This summer, Tenth Global has been hosting film screenings and times of discussion on Zoom, focusing on topics of justice and Cambodia. Some participants of these events have been so generous to share their experience with us, expressing how these events help keep them inspired for justice in a time when international travel is not an option.
Read below to hear Claudia’s experience of JUST58:
With the pandemic hitting the globe, overseas travel is pretty much put to a halt and our options to seek out new experiences beyond Canadian borders have drastically diminished. There is disappointment on many levels with regard to how this impacts each of us. For me (Claudia), after having visited Cambodia for the first time last year on a Justice Journey with Tenth, I was certain that I would return again and I had hoped it would be this fall 2020. However, with so many travel restrictions, this trip will likely be delayed until further notice. Still, one question I ask myself in this period of waiting is, “How will I keep my heart connected to Cambodia - a country whose story has so deeply impacted me?”
This might be provocative to say, but perhaps a question for all of us to ponder is, “How will we keep our hearts connected to God’s work in the world, and to far off places and people that have the potential to radically transform us?”
If you resonate with what I’m sharing, I encourage you to consider attending a Just58 online film night. You can stay in the comfort of your own home, be inspired, have meaningful conversations, and even invite your family to share in the experience!
Why is it called Just58? Just=Justice. 58=58 minutes.
In less than an hour, you’ll watch a short clip from a beautifully produced film and be led through a live small group discussion. See if maybe, just maybe, there’s a small ember that has been burning within you, that needs to be breathed on and fanned into a blazing fire of passion, purpose and conviction!
Read below to hear how Elaine’s experience of the first film night reignited her passion for justice:
My first exposure to the nightmare that happened in Cambodia was through a travelling to Cambodia on a Tenth Justice Journey in 2016. We had a walkthrough of the genocide museum, the very facility where the detention, interrogation, torture and extermination of thousands killed during the genocide had happened.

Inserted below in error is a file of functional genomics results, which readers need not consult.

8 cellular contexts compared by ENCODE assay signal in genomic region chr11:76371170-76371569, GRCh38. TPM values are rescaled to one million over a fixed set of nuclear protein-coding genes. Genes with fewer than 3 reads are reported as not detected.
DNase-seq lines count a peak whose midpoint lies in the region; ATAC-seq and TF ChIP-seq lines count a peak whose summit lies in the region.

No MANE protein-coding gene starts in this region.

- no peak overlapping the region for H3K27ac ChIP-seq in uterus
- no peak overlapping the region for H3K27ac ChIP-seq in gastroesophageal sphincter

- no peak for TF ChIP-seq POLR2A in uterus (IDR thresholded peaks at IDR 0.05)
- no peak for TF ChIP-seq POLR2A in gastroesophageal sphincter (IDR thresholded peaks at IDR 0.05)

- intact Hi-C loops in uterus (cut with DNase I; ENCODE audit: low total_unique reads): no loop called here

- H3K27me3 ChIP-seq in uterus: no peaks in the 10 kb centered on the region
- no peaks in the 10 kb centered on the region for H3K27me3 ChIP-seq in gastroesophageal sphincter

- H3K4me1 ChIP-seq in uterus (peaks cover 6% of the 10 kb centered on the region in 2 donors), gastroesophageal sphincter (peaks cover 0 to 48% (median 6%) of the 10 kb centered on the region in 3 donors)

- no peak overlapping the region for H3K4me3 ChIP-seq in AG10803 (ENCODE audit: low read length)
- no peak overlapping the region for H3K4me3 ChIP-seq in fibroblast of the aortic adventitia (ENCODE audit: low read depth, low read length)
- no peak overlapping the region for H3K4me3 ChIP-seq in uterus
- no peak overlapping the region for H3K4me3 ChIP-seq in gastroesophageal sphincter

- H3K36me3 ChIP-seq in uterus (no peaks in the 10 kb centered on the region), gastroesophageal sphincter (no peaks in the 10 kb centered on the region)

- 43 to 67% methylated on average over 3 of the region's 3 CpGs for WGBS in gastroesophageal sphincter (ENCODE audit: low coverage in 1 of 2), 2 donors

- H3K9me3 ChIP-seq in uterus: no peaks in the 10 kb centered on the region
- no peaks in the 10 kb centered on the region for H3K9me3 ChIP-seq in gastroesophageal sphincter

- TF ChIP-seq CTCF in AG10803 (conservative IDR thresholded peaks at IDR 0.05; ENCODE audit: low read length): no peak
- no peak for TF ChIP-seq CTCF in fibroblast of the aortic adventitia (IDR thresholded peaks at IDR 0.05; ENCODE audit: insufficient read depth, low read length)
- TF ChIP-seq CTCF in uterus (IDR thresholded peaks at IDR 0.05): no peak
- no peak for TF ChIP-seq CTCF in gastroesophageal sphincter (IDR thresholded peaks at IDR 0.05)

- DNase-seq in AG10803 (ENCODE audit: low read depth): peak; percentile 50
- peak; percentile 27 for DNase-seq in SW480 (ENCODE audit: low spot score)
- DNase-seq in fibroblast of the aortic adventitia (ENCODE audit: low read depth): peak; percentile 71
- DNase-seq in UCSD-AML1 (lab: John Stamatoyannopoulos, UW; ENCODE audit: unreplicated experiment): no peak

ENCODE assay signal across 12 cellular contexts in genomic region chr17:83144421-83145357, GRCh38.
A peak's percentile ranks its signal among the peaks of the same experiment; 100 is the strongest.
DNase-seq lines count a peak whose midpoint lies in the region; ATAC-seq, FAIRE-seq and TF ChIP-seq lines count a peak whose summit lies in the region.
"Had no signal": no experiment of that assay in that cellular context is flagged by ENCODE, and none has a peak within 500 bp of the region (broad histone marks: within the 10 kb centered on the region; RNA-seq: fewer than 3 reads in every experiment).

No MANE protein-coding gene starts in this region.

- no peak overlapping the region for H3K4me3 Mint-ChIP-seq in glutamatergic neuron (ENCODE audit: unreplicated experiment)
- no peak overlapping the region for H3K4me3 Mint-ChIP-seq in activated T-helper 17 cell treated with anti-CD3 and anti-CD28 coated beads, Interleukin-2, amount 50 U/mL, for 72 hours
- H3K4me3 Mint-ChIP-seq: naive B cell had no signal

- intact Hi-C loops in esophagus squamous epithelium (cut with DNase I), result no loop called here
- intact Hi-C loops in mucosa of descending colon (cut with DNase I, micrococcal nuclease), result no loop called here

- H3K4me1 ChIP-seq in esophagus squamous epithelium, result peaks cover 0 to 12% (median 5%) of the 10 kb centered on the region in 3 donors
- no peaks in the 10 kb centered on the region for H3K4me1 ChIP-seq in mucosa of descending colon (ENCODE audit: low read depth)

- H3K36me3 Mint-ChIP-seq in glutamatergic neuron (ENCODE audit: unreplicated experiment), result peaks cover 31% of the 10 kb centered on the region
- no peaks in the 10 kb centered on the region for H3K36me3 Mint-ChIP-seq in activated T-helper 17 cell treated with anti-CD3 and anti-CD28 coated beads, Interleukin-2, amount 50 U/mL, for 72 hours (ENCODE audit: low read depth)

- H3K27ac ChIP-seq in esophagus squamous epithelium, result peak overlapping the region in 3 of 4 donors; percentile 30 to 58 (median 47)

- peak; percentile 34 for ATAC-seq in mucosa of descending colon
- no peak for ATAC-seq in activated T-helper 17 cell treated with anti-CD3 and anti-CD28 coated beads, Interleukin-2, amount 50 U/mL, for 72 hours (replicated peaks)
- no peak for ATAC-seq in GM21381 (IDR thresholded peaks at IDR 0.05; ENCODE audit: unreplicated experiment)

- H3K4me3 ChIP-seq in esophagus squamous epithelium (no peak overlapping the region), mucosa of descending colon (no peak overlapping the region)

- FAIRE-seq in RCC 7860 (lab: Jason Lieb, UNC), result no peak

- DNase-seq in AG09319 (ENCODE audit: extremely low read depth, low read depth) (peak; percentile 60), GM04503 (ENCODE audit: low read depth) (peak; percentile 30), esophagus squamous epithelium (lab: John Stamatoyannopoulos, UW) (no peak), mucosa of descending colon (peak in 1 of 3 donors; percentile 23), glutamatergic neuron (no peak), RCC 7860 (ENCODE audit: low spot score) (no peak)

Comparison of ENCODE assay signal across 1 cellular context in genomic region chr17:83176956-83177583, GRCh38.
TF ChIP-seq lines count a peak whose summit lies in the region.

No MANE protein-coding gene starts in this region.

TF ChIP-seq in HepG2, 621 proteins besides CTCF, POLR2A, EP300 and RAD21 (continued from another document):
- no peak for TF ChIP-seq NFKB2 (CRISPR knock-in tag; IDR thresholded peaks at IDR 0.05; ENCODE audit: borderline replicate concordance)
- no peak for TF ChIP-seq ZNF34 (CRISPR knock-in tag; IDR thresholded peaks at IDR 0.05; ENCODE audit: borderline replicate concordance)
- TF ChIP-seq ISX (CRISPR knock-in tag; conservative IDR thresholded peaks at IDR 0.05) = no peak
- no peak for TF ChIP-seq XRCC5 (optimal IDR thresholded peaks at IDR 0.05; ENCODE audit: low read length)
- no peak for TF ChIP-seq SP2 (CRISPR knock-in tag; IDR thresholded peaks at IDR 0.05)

Watching the film “First They Killed my Father” transported me back into the emotions I felt when I walked through the museum 4 years ago. The middle-aged Cambodian lady I met who had her family killed during the genocide. The way her eyes sparkled with a touch of anger as she spoke, yet her face quickly stretched a blank smile out of necessary politeness to foreigners like myself. The words from the soldiers in the film, “You are not allowed to show emotion,” “You are not allowed to be angry,” “You are not allowed to feel hurt,” rang in my head. Her face described the emotions of the people, the result of brainwashing, and the culture in which the next generation of kids are being raised at home. The impact of this event on generations is so real.
This film brought the experience of Cambodia back to me and left me with much to think, process, and feel. It moved my heart once again to grieve, to pray, and to cry out to our God of justice. As I allow myself to feel God’s compassion for our brothers and sisters who are experiencing persecution and injustice, both my knowledge of God and my faith is challenged. Whether through a travel experience or a film experience, God will use it to shake up our complacent hearts and allow us to experience a deeper fuller faith in Him, so long as our hearts remain soft and open.
Are you ready to let Him lead you on a Justice Journey?